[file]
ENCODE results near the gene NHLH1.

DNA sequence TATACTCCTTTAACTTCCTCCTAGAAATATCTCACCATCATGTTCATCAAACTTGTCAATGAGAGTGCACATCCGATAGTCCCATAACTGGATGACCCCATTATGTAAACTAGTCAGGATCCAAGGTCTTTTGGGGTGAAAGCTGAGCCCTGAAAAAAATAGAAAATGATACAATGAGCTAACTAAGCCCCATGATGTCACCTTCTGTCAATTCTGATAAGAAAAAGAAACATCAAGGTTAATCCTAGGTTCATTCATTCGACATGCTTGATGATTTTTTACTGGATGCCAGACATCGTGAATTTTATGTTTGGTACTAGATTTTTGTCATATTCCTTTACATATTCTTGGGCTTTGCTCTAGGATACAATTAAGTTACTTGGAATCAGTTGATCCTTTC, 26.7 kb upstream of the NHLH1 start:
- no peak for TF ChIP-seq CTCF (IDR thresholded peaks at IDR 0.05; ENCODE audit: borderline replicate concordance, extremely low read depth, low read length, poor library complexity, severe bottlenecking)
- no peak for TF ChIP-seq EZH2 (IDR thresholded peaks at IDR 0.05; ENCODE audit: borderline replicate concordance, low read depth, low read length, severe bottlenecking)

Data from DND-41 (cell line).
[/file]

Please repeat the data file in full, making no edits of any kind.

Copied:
ENCODE results near the gene NHLH1.

DNA sequence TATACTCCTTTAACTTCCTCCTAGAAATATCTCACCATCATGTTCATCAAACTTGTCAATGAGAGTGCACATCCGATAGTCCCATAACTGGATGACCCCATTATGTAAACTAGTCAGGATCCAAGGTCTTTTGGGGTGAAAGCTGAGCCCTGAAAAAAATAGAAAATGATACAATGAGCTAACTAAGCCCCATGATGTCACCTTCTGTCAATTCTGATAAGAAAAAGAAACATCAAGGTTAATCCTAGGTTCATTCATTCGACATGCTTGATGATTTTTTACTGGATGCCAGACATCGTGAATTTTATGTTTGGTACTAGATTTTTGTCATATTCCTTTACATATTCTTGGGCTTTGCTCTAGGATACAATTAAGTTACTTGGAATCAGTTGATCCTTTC, 26.7 kb upstream of the NHLH1 start:
- no peak for TF ChIP-seq CTCF (IDR thresholded peaks at IDR 0.05; ENCODE audit: borderline replicate concordance, extremely low read depth, low read length, poor library complexity, severe bottlenecking)
- no peak for TF ChIP-seq EZH2 (IDR thresholded peaks at IDR 0.05; ENCODE audit: borderline replicate concordance, low read depth, low read length, severe bottlenecking)

Data from DND-41 (cell line).